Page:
Syria needs more wheat, despite healthy harvest

(Photo courtesy Canada Beef Inc.)

Abu Dhabi | Reuters — Syrian farmers enduring a fifth year of civil war have sold less wheat to the state than last year despite a better harvest and higher offer price, leaving a large shortfall to be made up with imports complicated by western sanctions.

President Bashar al-Assad’s government has lost control over many wheat-producing areas in the fighting that grew out of pro-democracy protests but said in February it would avoid imports by buying grain from Syrian farmers across the country.

The aim was both to reassert its authority and secure supplies of the heavily subsidized bread its citizens expect.

With the local procurement season almost over, it has bought just 454,744 tonnes of local wheat, government sources said, compared with 523,000 tonnes collected last year, double that the year before and around 2.5 million tonnes annually before the war.

A price increase to 61 Syrian pounds (37 Canadian cents) a kilo from 45 last year appears to have had little impact. Damascus raised the price of a loaf by 40 per cent in January and residents say it has used less flour per loaf since March to maintain supply of the politically sensitive staple.

Meanwhile many farmers have either sold their crop more cheaply to middlemen who export it to neighbouring Iraq and Turkey or planted other crops.

Where the state has bought wheat, a lot goes astray.

“Long distance transport is dangerous in the country because of the continued fighting so the risk of loss in transit is high,” one European trader said.

Four million people have fled Syria since a government crackdown on protesters led to war in 2011 but around 18 million are estimated to be still in the country, many of them in the government-held west. The state needs between a million and 1.5 million tonnes of wheat to provide those areas with bread, traders and local media reports say.

“It is actually cheaper for the government now to import wheat than transport the Syrian local crop around the country with so many difficulties in trucking,” one Syrian commodities trader said.

But it has had only patchy success in buying wheat internationally because the sanctions imposed on Damascus by the U.S., European Union and Arab League make banking finance more difficult, even though food supplies are exempt.

“It seems more feasible that the government will now opt for imports, which would be easier to work with. Whether they can muster up the financing is a separate question,” a Middle East Commodities trade source familiar with Syria said.

In July, the United Nations Food and Agriculture Organization (FAO) estimated the government would try to buy 600,000 tonnes of wheat internationally this year while private importers would bring in another 200,000 tonnes.

So far the government has sought wheat at least twice in public tenders and attempted a barter deal. The three reported offers involved 450,000 tonnes altogether.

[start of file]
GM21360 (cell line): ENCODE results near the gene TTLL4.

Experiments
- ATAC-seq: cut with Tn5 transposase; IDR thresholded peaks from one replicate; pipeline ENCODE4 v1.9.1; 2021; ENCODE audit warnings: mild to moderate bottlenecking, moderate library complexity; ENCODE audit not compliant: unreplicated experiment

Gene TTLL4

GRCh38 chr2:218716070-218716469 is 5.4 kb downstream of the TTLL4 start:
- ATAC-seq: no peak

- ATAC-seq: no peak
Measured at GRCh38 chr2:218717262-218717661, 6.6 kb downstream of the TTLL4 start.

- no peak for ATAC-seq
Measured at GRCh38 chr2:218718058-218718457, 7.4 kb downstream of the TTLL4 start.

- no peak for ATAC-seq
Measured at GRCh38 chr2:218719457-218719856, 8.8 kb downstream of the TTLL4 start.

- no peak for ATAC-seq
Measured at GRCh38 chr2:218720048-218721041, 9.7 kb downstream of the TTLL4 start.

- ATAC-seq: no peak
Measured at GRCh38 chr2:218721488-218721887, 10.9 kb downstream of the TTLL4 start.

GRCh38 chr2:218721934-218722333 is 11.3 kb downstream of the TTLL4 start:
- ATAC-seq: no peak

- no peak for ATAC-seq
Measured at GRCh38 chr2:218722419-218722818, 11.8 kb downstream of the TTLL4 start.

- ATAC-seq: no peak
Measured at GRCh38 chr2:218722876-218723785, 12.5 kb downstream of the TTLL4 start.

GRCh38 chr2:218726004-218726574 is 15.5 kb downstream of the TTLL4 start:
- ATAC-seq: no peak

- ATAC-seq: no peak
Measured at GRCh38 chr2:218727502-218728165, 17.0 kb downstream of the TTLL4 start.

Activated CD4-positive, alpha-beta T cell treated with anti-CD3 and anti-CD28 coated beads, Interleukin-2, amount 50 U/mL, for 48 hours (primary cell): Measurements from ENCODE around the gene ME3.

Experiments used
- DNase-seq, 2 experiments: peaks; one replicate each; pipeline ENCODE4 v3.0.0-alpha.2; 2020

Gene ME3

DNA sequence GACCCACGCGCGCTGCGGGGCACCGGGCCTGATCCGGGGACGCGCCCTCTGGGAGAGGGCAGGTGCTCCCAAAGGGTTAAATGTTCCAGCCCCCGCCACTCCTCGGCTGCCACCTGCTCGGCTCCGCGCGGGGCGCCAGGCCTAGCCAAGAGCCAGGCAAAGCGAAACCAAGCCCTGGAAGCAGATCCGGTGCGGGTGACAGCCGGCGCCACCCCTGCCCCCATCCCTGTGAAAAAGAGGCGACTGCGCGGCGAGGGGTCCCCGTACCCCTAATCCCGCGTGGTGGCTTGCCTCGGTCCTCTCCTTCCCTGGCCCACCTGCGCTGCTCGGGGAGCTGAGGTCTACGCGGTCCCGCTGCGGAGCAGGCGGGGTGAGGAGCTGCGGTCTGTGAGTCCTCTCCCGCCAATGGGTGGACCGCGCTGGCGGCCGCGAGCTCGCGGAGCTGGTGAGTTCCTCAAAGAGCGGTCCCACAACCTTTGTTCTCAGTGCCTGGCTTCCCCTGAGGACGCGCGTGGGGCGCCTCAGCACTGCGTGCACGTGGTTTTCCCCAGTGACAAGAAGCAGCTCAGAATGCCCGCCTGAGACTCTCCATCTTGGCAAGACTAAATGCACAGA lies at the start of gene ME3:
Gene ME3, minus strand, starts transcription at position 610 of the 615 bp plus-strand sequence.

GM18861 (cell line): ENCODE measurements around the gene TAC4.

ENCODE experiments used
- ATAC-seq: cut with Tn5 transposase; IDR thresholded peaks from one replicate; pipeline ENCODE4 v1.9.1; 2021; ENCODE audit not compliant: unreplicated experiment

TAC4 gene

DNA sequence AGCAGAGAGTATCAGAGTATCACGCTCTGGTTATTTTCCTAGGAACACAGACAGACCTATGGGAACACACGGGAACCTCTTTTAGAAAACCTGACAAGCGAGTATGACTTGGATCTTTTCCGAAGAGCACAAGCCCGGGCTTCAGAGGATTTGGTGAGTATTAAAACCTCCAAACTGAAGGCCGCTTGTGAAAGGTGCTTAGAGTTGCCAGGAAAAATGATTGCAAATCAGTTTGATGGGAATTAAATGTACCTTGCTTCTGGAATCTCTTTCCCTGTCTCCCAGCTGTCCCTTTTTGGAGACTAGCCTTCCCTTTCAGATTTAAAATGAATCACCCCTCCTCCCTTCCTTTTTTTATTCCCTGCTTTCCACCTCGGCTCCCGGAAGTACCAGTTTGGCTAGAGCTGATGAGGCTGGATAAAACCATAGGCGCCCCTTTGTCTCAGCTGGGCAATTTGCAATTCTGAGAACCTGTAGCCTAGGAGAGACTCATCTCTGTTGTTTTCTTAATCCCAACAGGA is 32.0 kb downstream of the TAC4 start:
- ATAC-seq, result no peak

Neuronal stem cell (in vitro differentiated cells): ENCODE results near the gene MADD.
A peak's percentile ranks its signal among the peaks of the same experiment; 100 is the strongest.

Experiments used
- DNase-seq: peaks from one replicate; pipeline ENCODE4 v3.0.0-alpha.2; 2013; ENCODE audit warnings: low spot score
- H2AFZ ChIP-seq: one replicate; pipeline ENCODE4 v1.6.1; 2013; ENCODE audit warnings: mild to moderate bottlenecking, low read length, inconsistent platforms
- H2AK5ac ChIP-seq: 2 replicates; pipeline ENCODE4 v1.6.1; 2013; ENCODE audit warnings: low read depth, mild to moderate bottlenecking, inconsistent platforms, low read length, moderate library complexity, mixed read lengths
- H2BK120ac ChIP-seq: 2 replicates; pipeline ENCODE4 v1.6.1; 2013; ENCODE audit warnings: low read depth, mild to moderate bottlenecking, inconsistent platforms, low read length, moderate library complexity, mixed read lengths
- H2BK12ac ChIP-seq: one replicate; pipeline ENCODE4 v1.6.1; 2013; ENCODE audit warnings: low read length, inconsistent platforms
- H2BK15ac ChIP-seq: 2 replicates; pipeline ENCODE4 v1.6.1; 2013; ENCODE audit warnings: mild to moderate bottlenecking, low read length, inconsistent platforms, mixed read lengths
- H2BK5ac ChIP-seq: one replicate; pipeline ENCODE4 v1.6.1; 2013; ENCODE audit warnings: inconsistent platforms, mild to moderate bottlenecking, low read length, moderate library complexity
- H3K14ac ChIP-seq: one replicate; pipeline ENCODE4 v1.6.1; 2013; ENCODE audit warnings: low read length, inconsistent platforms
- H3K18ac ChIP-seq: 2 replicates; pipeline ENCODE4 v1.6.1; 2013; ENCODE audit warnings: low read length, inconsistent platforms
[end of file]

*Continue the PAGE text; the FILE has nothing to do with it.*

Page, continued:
It was not clear whether the deals went through, or whether the FAO was aware of the government’s expected procurement figure for this season when it issued its 600,000 import estimate. It expected 200,000 tonnes in private imports and 180,000 in food assistance, leaving a countrywide shortfall of 800,000 tonnes.

Rebel areas

The western-backed opposition Syrian National Coalition said it had used US$15 million donated by Qatar and other funds to buy 80,000 tonnes of wheat from Idlib, northern Aleppo and Deraa, offering farmers $230 to $240 a tonne, between 40 and 30 cents less than what the state was offering.

“The government is buying from the areas it controls and those opposed to it try to sell to us,” Walid al-Zoubi, the agriculture minister of the interim government of the coalition said. “But it is difficult due to difficulty in transportation.”

The SNC wheat purchases fall far short of what is needed for rebel-held areas of Syria, most of which are in the hands of Syrian Kurds or Islamist Jihadists like Islamic State.

The breadbasket provinces of Raqqa and Deir al-Zor are mostly held by Islamic State, while the rich arable northeastern Hasaka province is largely controlled by an autonomous Kurdish administration. Areas of the province are still a battleground between the Kurdish YPG militia and Islamic State.

Though large parts of the area between Hasaka province and the Assad-controlled west are held by Islamic State, there are still flights between Damascus and the government-controlled airport in the city of Qamishli in Hasaka, where more than 300,000 tonnes of wheat were collected this year.

“The cost of transporting the wheat from Hasaka to Damascus can sometimes raise its price three times above that of imported wheat,” the Syrian commodities trader said.

Islamic State tries to collect and mill grain from areas it controls and last year sent large amounts out of Syria to its newly conquered territory in Iraq.

The government had estimated the country’s wheat crop at three million tonnes for 2015, after less than 1.9 million tonnes last year. The FAO said it would be more like 2.445 million tonnes this year while the SNC gave a two million-tonne estimate. Syria’s pre-war average was 3.5 million tonnes.

In a reflection of the shrinking size of territory under government control, Syria’s General Organization for Cereal Processing and Trade (Hoboob) set up 22 wheat collection centres this year, down from around 31 last year and 140 before the war.

Last year, Hoboob tried to sell Iraq 200,000 tonnes of 2013 wheat it had been unable to move from its Hasaka silos but Islamic State forces then overran Iraq’s Nineveh province and the deal was cancelled.

Maha El Dahan reports for Reuters from Abu Dhabi. Additional reporting for Reuters by Tom Perry in Beirut, Michael Hogan in Hamburg and Jonathan Saul in London.


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